treating a patient. Research has shown that mental health clinicians may be
uncomfortable in discussing spirituality with a client. Clinicians may be less
likely to belong to a faith group than their client population. But for some
clients, religion or faith may be integral to how they understand their
What are some solutions to the issues you’ve raised?
When it comes to mainstream mental health services, we can go further to
incorporate religion and spirituality into a client’s care when appropriate –
for example, providing a pass for the client to attend a faith service. It comes
down to the issue of client choice and finding the best route for the client. At
a community level, there are opportunities for mental health providers to engage
with faith communities so that clients are supported in a more holistic way.
Faith leaders may need better education on mental health. Connecting both of
these worlds can enhance recovery and healing for our clients.
“Discovering what we believe ourselves to be:” Kevin
Reel, CAMH Ethicist and Interim Discipline Co-Chief for Occupational
Science versus spirituality: Where do you see the common ground and
Neither science nor spirituality can hold or find all the 'answers' to the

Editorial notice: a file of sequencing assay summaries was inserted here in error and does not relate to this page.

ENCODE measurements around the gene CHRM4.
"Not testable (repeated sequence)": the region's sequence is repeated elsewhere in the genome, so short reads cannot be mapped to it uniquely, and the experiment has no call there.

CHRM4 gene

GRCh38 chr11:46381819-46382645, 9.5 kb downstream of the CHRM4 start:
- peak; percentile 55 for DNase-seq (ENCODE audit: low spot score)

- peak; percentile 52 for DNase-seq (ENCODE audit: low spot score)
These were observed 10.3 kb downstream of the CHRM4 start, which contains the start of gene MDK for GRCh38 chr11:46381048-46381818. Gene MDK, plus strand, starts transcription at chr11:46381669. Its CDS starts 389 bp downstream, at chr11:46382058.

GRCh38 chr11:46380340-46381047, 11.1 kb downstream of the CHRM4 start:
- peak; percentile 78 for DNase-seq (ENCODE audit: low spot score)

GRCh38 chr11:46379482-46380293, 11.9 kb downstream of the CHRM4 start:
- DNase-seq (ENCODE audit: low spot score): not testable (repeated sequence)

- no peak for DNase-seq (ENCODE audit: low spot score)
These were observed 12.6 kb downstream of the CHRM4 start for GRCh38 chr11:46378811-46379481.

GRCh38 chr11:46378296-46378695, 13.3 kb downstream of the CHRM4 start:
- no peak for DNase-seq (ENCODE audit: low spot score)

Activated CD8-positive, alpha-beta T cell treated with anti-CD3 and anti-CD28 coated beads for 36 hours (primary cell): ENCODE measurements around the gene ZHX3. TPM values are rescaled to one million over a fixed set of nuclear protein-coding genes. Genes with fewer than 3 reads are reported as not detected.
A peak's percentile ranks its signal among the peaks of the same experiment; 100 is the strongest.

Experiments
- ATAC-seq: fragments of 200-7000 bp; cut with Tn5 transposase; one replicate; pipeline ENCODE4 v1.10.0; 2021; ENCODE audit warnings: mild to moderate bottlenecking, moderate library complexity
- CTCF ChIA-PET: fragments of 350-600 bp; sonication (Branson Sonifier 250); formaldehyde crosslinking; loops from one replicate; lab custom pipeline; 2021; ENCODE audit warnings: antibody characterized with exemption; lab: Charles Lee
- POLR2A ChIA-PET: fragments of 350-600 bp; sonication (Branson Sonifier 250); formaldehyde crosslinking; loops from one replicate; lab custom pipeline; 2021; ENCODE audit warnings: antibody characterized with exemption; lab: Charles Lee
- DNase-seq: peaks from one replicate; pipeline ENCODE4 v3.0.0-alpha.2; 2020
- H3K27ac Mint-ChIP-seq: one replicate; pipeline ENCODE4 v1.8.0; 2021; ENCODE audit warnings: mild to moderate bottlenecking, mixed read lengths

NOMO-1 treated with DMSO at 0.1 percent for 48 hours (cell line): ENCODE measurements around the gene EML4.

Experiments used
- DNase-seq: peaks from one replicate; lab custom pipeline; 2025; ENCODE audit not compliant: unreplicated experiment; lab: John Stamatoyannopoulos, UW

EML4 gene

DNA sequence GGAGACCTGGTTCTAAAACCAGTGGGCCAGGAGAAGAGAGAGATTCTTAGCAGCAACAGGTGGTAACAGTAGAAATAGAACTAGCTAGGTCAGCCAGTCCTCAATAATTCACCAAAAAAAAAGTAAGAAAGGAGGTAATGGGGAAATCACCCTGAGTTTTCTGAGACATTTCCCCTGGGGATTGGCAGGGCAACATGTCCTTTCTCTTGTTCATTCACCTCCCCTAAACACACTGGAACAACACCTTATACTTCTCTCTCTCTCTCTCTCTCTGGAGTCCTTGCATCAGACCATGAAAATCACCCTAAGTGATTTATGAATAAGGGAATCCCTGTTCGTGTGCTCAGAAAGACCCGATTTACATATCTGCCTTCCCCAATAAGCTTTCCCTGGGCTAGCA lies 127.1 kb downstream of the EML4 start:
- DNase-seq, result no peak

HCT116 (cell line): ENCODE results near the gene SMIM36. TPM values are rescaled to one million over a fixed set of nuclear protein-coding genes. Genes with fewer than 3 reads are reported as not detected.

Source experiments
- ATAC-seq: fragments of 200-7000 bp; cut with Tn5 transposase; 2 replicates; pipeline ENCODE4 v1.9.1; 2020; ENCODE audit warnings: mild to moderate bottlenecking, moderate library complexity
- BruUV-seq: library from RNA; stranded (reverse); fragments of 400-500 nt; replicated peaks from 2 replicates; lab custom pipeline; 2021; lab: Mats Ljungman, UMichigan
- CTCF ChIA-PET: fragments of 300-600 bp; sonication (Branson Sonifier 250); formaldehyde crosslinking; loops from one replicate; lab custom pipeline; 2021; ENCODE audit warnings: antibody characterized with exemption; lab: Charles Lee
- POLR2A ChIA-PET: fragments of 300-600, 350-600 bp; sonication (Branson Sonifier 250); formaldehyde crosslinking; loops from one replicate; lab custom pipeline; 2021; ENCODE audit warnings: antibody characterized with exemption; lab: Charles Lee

human condition, so we'd do well to try to appreciate the merits of each, and
the limitations. I have always felt the aims are similar: seeking to better the
world, albeit through different means. Conflict can arise when respect is
As an ethicist, you said that what gets upset in a moral
dilemma is a person's spiritual core.
The challenging thing is that many of us struggle to uphold our values at all
times. Stress, fatigue, the unexpected: all of these things can cause us to act
in ways that might not be in keeping with 'who' we think we are. When this
happens, we feel moral distress, which is akin to spiritual distress. An example
is a client who is struggling with addiction. Deep inside, they may feel this is
not part of who they feel themselves to be. But making this change is immensely
difficult. We can work with them to help align their values/spirit with their
Your background is in Occupational Therapy. How does spirituality fit into
the OT practice?
The Canadian Model of Occupational Performance and Engagement describes
client dimensions including physical, cognitive, affective and spiritual. The
spiritual dimension is placed at the centre. There was much debate about this,
but it was felt to be appropriate. We ask the client to help us understand what
spirituality means to them. We then work with this essential part of them.
This is part three of
a series dedicated to CAMH Communications Specialist Joan Chang, a talented and
passionate communicator who appreciated the value of spiritual care. Joan
developed a story framework to shine the spotlight on spiritual care at CAMH,
and completed some interviews for the series. She died suddenly in June, 2015. A
tribute to Joan is included
on the CAMH Foundation website.
Also in the Spiritual Care Series: